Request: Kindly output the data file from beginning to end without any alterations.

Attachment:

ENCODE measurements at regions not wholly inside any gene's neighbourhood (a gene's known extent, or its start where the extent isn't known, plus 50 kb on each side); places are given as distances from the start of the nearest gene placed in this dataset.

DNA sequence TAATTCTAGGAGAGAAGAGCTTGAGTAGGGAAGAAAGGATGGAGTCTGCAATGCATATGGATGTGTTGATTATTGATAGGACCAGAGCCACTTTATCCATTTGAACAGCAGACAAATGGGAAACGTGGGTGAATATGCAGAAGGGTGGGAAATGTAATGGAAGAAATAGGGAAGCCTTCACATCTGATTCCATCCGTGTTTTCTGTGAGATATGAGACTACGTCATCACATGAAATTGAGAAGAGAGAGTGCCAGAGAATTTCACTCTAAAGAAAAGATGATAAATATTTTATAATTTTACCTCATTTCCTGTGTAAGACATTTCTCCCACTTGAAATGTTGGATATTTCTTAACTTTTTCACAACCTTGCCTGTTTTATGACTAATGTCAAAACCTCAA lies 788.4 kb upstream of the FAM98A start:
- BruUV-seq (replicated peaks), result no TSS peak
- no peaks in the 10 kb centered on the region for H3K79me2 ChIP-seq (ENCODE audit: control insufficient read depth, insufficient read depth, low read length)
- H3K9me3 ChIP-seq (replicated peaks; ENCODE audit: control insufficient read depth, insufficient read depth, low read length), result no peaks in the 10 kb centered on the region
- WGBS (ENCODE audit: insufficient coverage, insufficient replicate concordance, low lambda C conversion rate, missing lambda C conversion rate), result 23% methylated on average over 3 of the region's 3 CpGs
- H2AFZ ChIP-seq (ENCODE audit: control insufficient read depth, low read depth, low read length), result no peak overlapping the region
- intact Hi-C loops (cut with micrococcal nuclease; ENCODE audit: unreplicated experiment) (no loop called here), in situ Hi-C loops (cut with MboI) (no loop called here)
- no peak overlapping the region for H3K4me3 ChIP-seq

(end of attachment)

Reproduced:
ENCODE measurements at regions not wholly inside any gene's neighbourhood (a gene's known extent, or its start where the extent isn't known, plus 50 kb on each side); places are given as distances from the start of the nearest gene placed in this dataset.

DNA sequence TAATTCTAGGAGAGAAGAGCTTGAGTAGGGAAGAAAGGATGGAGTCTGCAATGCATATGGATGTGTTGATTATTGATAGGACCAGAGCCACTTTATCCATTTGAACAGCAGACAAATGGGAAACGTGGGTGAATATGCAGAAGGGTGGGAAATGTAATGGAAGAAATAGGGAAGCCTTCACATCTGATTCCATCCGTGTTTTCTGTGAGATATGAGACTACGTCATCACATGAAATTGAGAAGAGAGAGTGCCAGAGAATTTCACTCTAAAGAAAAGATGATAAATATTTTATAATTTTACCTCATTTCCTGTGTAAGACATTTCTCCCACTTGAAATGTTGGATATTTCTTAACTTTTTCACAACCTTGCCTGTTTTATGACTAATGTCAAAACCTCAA lies 788.4 kb upstream of the FAM98A start:
- BruUV-seq (replicated peaks), result no TSS peak
- no peaks in the 10 kb centered on the region for H3K79me2 ChIP-seq (ENCODE audit: control insufficient read depth, insufficient read depth, low read length)
- H3K9me3 ChIP-seq (replicated peaks; ENCODE audit: control insufficient read depth, insufficient read depth, low read length), result no peaks in the 10 kb centered on the region
- WGBS (ENCODE audit: insufficient coverage, insufficient replicate concordance, low lambda C conversion rate, missing lambda C conversion rate), result 23% methylated on average over 3 of the region's 3 CpGs
- H2AFZ ChIP-seq (ENCODE audit: control insufficient read depth, low read depth, low read length), result no peak overlapping the region
- intact Hi-C loops (cut with micrococcal nuclease; ENCODE audit: unreplicated experiment) (no loop called here), in situ Hi-C loops (cut with MboI) (no loop called here)
- no peak overlapping the region for H3K4me3 ChIP-seq